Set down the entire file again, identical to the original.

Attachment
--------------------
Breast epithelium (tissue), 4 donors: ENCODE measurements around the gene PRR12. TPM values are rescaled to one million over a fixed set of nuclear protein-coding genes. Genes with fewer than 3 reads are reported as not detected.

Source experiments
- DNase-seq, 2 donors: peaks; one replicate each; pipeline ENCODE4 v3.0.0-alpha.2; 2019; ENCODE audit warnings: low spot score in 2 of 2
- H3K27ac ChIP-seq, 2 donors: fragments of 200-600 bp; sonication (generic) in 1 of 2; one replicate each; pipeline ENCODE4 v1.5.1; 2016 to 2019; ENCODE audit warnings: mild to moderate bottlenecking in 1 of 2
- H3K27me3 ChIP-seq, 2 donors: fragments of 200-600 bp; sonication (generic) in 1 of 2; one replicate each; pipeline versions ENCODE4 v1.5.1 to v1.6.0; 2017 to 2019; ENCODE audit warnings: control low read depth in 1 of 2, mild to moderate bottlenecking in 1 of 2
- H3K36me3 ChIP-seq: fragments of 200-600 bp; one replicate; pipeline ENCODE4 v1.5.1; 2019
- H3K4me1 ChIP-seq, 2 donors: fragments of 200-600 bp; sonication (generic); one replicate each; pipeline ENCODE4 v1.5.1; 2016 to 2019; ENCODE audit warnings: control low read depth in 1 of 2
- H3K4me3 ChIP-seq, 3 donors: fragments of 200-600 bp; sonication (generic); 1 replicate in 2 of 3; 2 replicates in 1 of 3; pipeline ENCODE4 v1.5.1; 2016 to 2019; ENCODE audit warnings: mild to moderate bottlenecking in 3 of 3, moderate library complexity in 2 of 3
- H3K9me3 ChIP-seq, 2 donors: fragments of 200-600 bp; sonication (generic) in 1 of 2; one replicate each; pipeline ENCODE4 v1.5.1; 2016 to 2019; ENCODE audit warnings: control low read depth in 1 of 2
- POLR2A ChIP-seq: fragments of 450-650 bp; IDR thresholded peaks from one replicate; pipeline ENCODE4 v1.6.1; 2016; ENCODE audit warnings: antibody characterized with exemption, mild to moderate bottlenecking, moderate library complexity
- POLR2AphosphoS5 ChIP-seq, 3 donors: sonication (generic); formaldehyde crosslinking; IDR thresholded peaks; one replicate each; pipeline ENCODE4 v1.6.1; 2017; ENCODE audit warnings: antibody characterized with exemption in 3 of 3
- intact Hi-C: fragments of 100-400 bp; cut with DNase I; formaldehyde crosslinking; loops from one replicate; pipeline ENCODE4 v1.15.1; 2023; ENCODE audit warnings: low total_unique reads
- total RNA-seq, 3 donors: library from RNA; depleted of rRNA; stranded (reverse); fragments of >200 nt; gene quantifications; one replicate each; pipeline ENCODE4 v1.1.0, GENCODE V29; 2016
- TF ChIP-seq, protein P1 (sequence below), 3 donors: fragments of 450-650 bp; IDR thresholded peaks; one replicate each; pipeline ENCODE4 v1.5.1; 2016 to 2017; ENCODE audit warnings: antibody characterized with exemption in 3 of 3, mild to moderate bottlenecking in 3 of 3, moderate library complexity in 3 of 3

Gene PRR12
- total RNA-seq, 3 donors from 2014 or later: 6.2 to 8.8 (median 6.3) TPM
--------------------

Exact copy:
Breast epithelium (tissue), 4 donors: ENCODE measurements around the gene PRR12. TPM values are rescaled to one million over a fixed set of nuclear protein-coding genes. Genes with fewer than 3 reads are reported as not detected.

Source experiments
- DNase-seq, 2 donors: peaks; one replicate each; pipeline ENCODE4 v3.0.0-alpha.2; 2019; ENCODE audit warnings: low spot score in 2 of 2
- H3K27ac ChIP-seq, 2 donors: fragments of 200-600 bp; sonication (generic) in 1 of 2; one replicate each; pipeline ENCODE4 v1.5.1; 2016 to 2019; ENCODE audit warnings: mild to moderate bottlenecking in 1 of 2
- H3K27me3 ChIP-seq, 2 donors: fragments of 200-600 bp; sonication (generic) in 1 of 2; one replicate each; pipeline versions ENCODE4 v1.5.1 to v1.6.0; 2017 to 2019; ENCODE audit warnings: control low read depth in 1 of 2, mild to moderate bottlenecking in 1 of 2
- H3K36me3 ChIP-seq: fragments of 200-600 bp; one replicate; pipeline ENCODE4 v1.5.1; 2019
- H3K4me1 ChIP-seq, 2 donors: fragments of 200-600 bp; sonication (generic); one replicate each; pipeline ENCODE4 v1.5.1; 2016 to 2019; ENCODE audit warnings: control low read depth in 1 of 2
- H3K4me3 ChIP-seq, 3 donors: fragments of 200-600 bp; sonication (generic); 1 replicate in 2 of 3; 2 replicates in 1 of 3; pipeline ENCODE4 v1.5.1; 2016 to 2019; ENCODE audit warnings: mild to moderate bottlenecking in 3 of 3, moderate library complexity in 2 of 3
- H3K9me3 ChIP-seq, 2 donors: fragments of 200-600 bp; sonication (generic) in 1 of 2; one replicate each; pipeline ENCODE4 v1.5.1; 2016 to 2019; ENCODE audit warnings: control low read depth in 1 of 2
- POLR2A ChIP-seq: fragments of 450-650 bp; IDR thresholded peaks from one replicate; pipeline ENCODE4 v1.6.1; 2016; ENCODE audit warnings: antibody characterized with exemption, mild to moderate bottlenecking, moderate library complexity
- POLR2AphosphoS5 ChIP-seq, 3 donors: sonication (generic); formaldehyde crosslinking; IDR thresholded peaks; one replicate each; pipeline ENCODE4 v1.6.1; 2017; ENCODE audit warnings: antibody characterized with exemption in 3 of 3
- intact Hi-C: fragments of 100-400 bp; cut with DNase I; formaldehyde crosslinking; loops from one replicate; pipeline ENCODE4 v1.15.1; 2023; ENCODE audit warnings: low total_unique reads
- total RNA-seq, 3 donors: library from RNA; depleted of rRNA; stranded (reverse); fragments of >200 nt; gene quantifications; one replicate each; pipeline ENCODE4 v1.1.0, GENCODE V29; 2016
- TF ChIP-seq, protein P1 (sequence below), 3 donors: fragments of 450-650 bp; IDR thresholded peaks; one replicate each; pipeline ENCODE4 v1.5.1; 2016 to 2017; ENCODE audit warnings: antibody characterized with exemption in 3 of 3, mild to moderate bottlenecking in 3 of 3, moderate library complexity in 3 of 3

Gene PRR12
- total RNA-seq, 3 donors from 2014 or later: 6.2 to 8.8 (median 6.3) TPM